Connect to Azure AD using an OIDC Enterprise connection

Question:

  • How can I connect to Azure AD using an Enterprise OIDC connection? Why would I?

Answer:

Auth0 offers the Azure AD connection type to connect to Azure AD domains. It works well, but you can also use a generic OIDC Enterprise connection to connect to Azure AD.

Here’s why you’d want to use an OIDC Enterprise connection instead of the built-in Azure AD connection:

  • The OIDC Enterprise connection uses the Implicit grant (*) by default. It does not require a client secret to be configured, which makes configuration easier (no secrets to keep secure).

(*) Auth0 requests an ID Token, with response_mode=form_post. You shouldn’t request an Access Token using the Implicit grant. Check Vittorio Bertocci’s wonderful blog post on the topic, OAuth2 Implicit Grant and SPA, for more information on these best practices.

Steps on Azure AD

  1. Create an application registration.
    This will work for single-tenant applications only (only users from the same directory will be able to log in).


    For the Redirect URI, keep “Web” as the type and use https://{your_tenant_domain}/login/callback. You can get your tenant’s domain by checking any application created in Auth0.
    If you use a custom domain, you can add a second Redirect URI later, after creating the app.

  2. Click “Register”. You’ll get a confirmation page. Grab the “Application (client) ID”, you’ll need them later.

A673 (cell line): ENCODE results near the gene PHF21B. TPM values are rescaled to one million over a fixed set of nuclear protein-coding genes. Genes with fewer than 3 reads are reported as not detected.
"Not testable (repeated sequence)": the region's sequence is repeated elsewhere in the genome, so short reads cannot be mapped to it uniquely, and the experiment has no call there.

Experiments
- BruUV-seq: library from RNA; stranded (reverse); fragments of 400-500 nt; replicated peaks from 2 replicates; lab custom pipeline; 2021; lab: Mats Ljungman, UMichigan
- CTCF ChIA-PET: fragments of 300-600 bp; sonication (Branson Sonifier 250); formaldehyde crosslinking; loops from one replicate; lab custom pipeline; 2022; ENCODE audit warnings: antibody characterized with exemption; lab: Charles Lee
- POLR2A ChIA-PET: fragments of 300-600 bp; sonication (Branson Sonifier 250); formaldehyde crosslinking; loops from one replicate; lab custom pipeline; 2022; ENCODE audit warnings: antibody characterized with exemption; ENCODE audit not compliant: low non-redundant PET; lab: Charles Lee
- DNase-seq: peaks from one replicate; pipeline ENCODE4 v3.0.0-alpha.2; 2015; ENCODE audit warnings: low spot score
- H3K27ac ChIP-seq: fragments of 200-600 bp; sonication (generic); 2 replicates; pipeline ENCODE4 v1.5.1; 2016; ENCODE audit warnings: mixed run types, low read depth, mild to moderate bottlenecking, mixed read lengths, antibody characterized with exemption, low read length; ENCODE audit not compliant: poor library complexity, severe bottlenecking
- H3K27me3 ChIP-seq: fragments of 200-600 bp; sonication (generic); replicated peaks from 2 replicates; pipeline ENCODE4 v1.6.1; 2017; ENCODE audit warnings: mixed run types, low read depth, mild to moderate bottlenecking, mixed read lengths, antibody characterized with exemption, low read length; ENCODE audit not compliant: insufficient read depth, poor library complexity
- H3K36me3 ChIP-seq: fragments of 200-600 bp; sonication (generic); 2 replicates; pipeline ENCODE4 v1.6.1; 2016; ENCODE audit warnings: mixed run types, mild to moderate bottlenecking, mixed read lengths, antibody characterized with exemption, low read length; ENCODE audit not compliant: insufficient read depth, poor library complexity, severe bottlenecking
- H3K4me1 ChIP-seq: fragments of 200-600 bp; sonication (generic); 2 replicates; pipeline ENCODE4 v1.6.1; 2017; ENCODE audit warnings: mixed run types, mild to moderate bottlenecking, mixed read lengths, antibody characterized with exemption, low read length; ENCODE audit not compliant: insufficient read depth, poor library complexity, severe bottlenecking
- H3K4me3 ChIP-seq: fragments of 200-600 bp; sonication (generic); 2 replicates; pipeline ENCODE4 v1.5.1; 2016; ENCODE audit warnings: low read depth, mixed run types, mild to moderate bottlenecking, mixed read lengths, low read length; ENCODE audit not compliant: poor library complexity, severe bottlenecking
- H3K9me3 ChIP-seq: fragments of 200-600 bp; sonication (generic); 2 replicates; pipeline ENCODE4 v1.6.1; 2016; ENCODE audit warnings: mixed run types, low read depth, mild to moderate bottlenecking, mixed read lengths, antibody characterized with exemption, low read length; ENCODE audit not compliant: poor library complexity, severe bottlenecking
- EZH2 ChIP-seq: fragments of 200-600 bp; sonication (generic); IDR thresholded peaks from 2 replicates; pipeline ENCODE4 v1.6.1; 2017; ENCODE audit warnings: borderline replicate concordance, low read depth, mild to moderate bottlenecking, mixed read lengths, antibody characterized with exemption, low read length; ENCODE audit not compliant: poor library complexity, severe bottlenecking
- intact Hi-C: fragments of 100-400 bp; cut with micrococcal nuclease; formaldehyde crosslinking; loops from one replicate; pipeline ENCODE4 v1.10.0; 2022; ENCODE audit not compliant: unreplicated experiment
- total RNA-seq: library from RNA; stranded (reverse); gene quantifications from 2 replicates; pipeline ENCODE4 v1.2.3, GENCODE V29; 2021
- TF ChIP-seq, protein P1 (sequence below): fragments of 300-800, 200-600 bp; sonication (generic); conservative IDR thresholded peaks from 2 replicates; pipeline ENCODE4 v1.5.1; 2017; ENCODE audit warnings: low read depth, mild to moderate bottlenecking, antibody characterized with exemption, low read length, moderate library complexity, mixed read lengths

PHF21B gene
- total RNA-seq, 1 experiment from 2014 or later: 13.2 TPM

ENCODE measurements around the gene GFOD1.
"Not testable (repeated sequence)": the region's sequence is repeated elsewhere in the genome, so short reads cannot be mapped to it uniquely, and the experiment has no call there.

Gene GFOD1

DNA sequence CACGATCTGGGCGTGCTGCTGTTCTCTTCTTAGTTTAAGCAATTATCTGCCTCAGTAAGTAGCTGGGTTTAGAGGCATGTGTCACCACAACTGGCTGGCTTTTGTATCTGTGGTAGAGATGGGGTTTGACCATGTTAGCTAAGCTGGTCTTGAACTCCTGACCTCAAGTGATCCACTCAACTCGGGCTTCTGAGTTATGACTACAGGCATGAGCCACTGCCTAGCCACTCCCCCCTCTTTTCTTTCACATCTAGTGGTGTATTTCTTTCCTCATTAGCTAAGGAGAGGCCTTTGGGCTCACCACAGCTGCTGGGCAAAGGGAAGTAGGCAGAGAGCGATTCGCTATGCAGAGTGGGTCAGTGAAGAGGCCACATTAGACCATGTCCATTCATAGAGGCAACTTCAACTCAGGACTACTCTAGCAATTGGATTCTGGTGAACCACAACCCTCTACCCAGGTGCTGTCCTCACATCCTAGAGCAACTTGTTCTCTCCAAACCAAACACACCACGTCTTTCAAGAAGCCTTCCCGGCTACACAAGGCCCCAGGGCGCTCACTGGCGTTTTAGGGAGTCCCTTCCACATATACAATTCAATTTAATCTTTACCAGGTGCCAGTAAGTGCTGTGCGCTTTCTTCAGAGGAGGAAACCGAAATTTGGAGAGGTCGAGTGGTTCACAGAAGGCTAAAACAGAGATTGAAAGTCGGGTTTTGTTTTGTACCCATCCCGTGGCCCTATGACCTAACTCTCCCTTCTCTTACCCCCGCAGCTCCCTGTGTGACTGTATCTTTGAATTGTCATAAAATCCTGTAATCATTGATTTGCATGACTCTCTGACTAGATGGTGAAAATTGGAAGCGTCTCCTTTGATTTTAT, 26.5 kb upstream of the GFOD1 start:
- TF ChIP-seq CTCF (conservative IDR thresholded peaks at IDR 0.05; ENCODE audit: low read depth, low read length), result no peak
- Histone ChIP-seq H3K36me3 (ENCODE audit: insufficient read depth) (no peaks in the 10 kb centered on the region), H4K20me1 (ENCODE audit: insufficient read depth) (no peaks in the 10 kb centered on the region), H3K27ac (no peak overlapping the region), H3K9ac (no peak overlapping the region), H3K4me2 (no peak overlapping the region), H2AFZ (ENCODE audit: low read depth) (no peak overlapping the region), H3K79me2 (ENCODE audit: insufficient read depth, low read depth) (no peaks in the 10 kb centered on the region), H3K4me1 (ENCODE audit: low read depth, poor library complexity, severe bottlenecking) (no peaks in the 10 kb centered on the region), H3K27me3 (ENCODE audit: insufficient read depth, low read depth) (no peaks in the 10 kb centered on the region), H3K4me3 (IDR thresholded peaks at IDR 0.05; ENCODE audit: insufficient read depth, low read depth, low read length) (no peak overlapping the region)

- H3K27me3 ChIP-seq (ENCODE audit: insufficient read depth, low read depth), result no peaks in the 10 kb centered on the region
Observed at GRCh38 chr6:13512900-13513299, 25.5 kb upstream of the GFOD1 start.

3. Click on the “Endpoints” button, and grab the OpenID Connect metadata document URL. It should look like this:

https://login.microsoftonline.com/729dfe76-e026-4b14-b5f8-947f2e2af950/v2.0/.well-known/openid-configuration
  1. Go to the “Authentication” section (on the left).

  2. (Optional) On the “Redirect URIs” section you can add a second callback URL if you use Custom Domains:

  3. Enable “ID Token” for implicit flow:

  4. Save the changes with the “Save” button at the top.

  5. Go to the “Token configuration” section on the left.

  6. Click on “Add optional claim”. Add “email” and other claims you might be interested in (“family_name” and “given_name” will be useful).
    When clicking on “Add” you’ll be asked for permissions for the Microsoft Graph. This is required, so accept this request.

  7. Optionally, click on “Add groups claim” to add group information to the ID Token (which Auth0 will store in the user profile).

Steps on Auth0

  1. Create an Enterprise OIDc connection.
  2. Give it a connection name.
  3. On the Issuer URL and Client ID text fields paste the “OpenID Connect metadata document URL” and “Application (Client) ID” values you grabbed before.
    If you lost them, grab them from the “Overview” section from the application registration in Azure AD.
  4. Click on Create.
  5. On the Applications tab for the connection, make sure you enable the connection for at least one application.
  6. Once the settings are saved, you can go back to the list of OIDC Enterprise connections and test the connection. Auth0 will store, in the Auth0’s user profile, everything that Azure AD included in the ID Token.
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